Ship banned from Australia heading to NZ

MICHAEL FIELD
Last updated 14:06 28/08/2014
Vega Auriga

NZ-BOUND: The Vega Auriga has been barred from every port in Australia.

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A container ship banned from entering Australian ports over welfare breaches is heading toward Tauranga.

The vessel is the Liberian flagged but German-owned Vega Auriga and is due to dock at 6pm on Saturday, a Maritime New Zealand spokesman said.

Until earlier today it had been bound for Auckland.

Its listed agent in New Zealand is the Mediterranean Shipping Company (MSC), the same company that chartered the ill-fated Rena.

The 11,809 deadweight ton, built in 2006, carries a mixed cargo in containers.

The spokesman said the marine watchdog was aware the ship was heading to Tauranga and would inspect it on arrival.

It had sailed from Brisbane, where it had been inspected and banned, and headed to Noumea and is now in the Tasman Sea.

Like the Rena, which ran aground and sank off Tauranga in 2011, Vega Auriga is Filipino crewed.

The Australian Maritime Safety Authority (Amsa) yesterday prohibited Vega Auriga from using or entering any Australian ports due to repeated breaches relating to seafarer welfare and maintenance of the ship.

The authority said it had detained Vega Auriga three times since July last year with repeated concerns for the welfare of the crew including improper payment of wages, inadequate living and working conditions and inadequate maintenance resulting in an unseaworthy and substandard vessel.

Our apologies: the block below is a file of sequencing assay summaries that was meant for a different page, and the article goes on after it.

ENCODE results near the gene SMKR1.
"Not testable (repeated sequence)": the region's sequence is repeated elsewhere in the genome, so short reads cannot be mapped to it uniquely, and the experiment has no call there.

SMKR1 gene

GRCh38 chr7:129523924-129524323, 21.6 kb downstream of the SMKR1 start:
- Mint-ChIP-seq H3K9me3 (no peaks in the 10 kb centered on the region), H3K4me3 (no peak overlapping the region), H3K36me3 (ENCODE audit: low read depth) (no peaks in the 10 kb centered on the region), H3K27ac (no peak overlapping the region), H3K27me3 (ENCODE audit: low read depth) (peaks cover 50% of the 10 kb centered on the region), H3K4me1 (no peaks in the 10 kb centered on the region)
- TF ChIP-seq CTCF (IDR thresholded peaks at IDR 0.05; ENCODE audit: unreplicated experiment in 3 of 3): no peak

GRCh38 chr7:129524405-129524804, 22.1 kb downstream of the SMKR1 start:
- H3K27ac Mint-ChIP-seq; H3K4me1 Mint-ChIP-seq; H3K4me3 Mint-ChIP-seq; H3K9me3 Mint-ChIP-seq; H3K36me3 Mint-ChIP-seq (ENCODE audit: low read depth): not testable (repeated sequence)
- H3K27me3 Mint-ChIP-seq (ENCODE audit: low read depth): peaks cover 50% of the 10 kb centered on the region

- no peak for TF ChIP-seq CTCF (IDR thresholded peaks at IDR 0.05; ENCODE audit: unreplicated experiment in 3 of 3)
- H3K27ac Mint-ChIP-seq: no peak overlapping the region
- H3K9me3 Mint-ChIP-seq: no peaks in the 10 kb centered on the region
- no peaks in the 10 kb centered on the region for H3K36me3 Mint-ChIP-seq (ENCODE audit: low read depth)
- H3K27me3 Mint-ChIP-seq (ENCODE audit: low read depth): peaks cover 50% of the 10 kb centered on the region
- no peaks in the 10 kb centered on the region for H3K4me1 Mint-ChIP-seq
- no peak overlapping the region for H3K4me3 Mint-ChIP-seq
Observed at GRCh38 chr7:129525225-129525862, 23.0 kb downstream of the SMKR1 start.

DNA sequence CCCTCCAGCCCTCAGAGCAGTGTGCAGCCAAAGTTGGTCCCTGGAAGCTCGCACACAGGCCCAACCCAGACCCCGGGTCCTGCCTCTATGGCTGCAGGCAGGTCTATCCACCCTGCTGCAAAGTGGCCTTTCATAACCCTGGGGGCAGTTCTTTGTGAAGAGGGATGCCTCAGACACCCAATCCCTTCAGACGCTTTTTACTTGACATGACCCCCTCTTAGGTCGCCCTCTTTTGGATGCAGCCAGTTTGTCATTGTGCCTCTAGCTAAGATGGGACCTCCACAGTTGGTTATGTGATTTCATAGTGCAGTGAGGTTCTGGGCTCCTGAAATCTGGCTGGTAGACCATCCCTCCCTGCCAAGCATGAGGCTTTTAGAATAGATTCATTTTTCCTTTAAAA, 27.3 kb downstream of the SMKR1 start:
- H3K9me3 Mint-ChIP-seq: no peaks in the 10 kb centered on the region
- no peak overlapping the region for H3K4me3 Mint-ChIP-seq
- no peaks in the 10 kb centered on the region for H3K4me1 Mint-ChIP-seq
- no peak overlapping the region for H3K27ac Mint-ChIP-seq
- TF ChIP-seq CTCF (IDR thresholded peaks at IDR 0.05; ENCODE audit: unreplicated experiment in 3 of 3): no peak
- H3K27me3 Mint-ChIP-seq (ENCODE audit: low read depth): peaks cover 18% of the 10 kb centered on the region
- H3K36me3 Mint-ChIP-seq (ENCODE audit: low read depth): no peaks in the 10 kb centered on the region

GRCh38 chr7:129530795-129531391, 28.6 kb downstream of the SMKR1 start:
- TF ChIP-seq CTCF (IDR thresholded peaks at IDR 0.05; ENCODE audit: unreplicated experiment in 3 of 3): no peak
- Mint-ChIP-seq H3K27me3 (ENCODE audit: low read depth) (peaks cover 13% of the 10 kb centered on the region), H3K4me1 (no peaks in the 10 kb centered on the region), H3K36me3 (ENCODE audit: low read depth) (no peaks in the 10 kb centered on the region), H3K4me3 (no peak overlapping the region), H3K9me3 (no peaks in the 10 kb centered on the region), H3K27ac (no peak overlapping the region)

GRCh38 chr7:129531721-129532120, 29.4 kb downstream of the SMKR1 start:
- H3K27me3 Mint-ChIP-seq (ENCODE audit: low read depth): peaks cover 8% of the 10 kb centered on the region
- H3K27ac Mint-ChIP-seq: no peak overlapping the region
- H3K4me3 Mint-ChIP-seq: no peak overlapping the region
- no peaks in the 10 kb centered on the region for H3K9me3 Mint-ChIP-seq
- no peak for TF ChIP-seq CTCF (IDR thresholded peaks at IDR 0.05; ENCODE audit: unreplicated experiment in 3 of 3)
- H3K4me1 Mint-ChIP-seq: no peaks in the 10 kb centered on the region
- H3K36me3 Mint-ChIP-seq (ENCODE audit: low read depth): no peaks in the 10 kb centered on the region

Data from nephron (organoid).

The ship has been banned for three months and can re-enter only after the authority is satisfied it has met its standards.

Allan Schwartz, general manager of Amsa's ship safety division, said vessels entering Australian ports must ensure they meet minimum international standards.

"Vessels that do not meet such standards, including standards for the welfare and treatment of crew, pose an increased risk to seafarers, safe operations and the marine environment," Schwartz said.

"Seafarer welfare is just as important as the proper maintenance of ship equipment, and an integral part of safe operations. A failure in either system could lead to serious accidents."

Amsa takes its responsibilities for ensuring compliance with all international safety conventions seriously.

"Seafarers live a tough life under even the best of circumstances, spending many months at sea away from family and friends," Schwartz said.

Amsa detention orders have listed Vega Auriga's owners as Schifffahrtsgesellschaft mbH & Co KG, of Germany, and the ship management company as Vega-Reederei GmbH & Co KG, also of Germany.

Before it sank the Rena was also detained several times in Australia.

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